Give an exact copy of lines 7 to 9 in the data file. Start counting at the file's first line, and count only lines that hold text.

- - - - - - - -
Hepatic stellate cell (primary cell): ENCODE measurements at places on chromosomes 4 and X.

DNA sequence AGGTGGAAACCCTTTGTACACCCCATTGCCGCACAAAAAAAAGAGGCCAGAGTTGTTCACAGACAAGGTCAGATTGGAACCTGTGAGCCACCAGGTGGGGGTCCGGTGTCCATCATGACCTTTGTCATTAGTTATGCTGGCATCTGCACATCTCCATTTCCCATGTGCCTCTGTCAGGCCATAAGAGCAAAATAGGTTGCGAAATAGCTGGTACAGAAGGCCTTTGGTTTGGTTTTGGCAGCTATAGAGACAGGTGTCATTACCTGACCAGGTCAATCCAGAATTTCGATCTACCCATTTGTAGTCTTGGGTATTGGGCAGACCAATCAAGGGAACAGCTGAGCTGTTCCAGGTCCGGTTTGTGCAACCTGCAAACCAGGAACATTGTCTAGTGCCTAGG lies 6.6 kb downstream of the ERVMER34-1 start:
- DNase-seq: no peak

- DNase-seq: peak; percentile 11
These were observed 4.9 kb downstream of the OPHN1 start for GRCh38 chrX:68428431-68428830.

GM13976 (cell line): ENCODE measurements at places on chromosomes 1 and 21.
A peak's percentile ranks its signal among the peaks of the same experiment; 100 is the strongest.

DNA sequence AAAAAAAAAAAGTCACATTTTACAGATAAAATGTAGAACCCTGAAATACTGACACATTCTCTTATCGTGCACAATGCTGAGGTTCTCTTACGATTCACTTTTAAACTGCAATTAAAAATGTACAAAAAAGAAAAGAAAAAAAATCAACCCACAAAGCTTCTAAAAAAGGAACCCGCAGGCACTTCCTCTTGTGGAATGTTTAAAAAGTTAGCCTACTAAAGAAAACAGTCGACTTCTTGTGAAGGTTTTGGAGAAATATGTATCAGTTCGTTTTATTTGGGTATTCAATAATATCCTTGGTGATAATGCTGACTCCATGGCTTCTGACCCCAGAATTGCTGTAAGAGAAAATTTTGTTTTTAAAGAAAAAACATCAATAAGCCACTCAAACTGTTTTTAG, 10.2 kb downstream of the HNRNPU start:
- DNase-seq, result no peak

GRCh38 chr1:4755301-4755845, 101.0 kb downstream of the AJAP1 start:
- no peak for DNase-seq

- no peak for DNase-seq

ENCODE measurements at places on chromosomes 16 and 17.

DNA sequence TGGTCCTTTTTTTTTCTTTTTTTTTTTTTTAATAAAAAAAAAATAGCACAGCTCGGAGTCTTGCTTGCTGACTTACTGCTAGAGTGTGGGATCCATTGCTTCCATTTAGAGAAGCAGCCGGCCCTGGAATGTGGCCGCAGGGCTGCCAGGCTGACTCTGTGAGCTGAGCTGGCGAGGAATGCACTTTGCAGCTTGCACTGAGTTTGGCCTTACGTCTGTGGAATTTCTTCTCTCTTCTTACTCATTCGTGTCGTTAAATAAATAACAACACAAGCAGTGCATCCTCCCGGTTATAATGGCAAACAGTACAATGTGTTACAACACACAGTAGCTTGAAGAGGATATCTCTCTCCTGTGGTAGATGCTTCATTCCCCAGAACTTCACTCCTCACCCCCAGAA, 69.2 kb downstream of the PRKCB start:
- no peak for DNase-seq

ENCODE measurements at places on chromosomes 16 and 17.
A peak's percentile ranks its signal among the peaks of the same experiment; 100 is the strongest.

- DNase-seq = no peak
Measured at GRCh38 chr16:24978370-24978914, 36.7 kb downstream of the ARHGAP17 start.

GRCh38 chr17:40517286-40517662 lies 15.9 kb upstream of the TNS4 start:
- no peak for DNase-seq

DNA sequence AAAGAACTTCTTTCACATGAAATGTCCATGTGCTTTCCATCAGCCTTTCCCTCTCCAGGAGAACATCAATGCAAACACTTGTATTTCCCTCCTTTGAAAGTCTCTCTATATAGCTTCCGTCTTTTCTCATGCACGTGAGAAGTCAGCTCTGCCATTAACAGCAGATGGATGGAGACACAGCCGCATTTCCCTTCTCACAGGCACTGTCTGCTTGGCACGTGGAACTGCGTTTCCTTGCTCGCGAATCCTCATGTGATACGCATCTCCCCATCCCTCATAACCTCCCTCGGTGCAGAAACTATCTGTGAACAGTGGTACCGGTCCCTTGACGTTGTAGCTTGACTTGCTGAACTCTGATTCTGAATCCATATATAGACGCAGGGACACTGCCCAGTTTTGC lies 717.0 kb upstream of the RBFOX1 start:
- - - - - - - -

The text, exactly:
A peak's percentile ranks its signal among the peaks of the same experiment; 100 is the strongest.

DNA sequence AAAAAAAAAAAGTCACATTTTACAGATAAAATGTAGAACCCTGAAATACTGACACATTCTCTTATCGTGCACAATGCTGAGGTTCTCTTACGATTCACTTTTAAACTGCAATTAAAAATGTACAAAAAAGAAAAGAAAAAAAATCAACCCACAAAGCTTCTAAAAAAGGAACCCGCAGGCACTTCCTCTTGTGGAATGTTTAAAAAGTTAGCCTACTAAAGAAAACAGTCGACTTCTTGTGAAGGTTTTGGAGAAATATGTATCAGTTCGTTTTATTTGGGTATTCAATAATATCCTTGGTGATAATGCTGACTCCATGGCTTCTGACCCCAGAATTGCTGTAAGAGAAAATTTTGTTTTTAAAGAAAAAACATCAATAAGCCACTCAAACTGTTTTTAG, 10.2 kb downstream of the HNRNPU start:
- DNase-seq, result no peak